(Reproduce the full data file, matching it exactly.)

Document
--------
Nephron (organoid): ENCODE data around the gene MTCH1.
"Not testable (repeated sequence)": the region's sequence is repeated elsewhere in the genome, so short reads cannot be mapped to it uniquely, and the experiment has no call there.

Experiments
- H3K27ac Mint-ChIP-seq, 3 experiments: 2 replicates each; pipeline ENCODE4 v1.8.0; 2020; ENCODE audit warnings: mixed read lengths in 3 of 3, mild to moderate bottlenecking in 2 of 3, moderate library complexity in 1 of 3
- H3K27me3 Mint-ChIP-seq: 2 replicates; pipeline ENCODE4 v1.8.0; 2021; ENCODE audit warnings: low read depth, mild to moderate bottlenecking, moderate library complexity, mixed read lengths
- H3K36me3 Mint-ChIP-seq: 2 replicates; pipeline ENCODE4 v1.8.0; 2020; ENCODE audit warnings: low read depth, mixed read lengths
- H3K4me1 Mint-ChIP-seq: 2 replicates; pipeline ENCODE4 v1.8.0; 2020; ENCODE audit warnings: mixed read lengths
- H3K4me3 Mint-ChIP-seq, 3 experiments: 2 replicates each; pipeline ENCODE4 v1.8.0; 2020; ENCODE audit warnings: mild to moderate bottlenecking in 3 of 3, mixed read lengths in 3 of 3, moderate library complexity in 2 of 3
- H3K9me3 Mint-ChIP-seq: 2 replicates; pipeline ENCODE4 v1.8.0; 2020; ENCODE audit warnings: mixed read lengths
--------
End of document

Nephron (organoid): ENCODE data around the gene MTCH1.
"Not testable (repeated sequence)": the region's sequence is repeated elsewhere in the genome, so short reads cannot be mapped to it uniquely, and the experiment has no call there.

Experiments
- H3K27ac Mint-ChIP-seq, 3 experiments: 2 replicates each; pipeline ENCODE4 v1.8.0; 2020; ENCODE audit warnings: mixed read lengths in 3 of 3, mild to moderate bottlenecking in 2 of 3, moderate library complexity in 1 of 3
- H3K27me3 Mint-ChIP-seq: 2 replicates; pipeline ENCODE4 v1.8.0; 2021; ENCODE audit warnings: low read depth, mild to moderate bottlenecking, moderate library complexity, mixed read lengths
- H3K36me3 Mint-ChIP-seq: 2 replicates; pipeline ENCODE4 v1.8.0; 2020; ENCODE audit warnings: low read depth, mixed read lengths
- H3K4me1 Mint-ChIP-seq: 2 replicates; pipeline ENCODE4 v1.8.0; 2020; ENCODE audit warnings: mixed read lengths
- H3K4me3 Mint-ChIP-seq, 3 experiments: 2 replicates each; pipeline ENCODE4 v1.8.0; 2020; ENCODE audit warnings: mild to moderate bottlenecking in 3 of 3, mixed read lengths in 3 of 3, moderate library complexity in 2 of 3
- H3K9me3 Mint-ChIP-seq: 2 replicates; pipeline ENCODE4 v1.8.0; 2020; ENCODE audit warnings: mixed read lengths